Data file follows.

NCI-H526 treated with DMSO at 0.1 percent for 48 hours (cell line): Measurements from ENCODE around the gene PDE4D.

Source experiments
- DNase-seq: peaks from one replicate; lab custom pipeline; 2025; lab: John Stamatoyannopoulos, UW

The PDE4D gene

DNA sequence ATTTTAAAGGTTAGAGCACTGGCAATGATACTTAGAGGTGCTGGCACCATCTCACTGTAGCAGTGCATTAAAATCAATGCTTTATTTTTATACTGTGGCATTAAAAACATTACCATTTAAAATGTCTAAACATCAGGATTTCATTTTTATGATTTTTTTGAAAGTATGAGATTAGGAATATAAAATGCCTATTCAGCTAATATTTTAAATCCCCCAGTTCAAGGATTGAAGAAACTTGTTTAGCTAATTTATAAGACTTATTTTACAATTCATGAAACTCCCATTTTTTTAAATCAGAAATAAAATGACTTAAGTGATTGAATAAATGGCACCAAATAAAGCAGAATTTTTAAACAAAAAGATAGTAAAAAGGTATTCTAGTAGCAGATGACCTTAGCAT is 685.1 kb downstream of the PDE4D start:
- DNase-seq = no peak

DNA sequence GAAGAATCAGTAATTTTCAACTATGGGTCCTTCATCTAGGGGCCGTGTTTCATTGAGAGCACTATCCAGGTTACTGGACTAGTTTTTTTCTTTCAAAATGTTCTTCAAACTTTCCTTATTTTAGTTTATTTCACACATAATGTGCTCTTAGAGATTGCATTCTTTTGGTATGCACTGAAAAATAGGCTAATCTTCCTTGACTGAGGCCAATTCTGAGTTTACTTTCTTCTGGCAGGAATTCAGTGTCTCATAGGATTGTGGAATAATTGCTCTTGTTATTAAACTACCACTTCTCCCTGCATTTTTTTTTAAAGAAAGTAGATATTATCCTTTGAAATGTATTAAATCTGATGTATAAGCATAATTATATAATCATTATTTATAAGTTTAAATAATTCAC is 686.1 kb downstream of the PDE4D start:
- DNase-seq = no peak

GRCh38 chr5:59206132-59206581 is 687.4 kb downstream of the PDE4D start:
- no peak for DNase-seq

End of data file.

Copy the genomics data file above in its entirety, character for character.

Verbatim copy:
NCI-H526 treated with DMSO at 0.1 percent for 48 hours (cell line): Measurements from ENCODE around the gene PDE4D.

Source experiments
- DNase-seq: peaks from one replicate; lab custom pipeline; 2025; lab: John Stamatoyannopoulos, UW

The PDE4D gene

DNA sequence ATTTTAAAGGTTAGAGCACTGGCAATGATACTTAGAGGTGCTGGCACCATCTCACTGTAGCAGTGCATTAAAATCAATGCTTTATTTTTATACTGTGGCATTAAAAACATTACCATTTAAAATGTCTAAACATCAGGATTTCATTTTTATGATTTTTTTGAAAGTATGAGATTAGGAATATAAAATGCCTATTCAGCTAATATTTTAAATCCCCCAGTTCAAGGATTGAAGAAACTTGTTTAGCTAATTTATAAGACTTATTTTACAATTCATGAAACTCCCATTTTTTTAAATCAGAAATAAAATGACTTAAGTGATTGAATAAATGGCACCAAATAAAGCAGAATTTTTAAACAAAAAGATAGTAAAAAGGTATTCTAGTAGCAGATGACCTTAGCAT is 685.1 kb downstream of the PDE4D start:
- DNase-seq = no peak

DNA sequence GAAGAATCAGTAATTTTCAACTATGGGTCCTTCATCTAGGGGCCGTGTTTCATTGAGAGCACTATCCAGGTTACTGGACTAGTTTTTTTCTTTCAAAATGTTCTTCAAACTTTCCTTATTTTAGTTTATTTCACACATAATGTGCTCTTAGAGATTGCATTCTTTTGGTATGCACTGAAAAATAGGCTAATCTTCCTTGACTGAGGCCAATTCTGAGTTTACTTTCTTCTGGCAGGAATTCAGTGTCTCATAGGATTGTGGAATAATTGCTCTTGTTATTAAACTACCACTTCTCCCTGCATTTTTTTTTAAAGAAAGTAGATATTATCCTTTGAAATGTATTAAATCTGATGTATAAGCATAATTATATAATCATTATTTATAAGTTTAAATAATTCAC is 686.1 kb downstream of the PDE4D start:
- DNase-seq = no peak

GRCh38 chr5:59206132-59206581 is 687.4 kb downstream of the PDE4D start:
- no peak for DNase-seq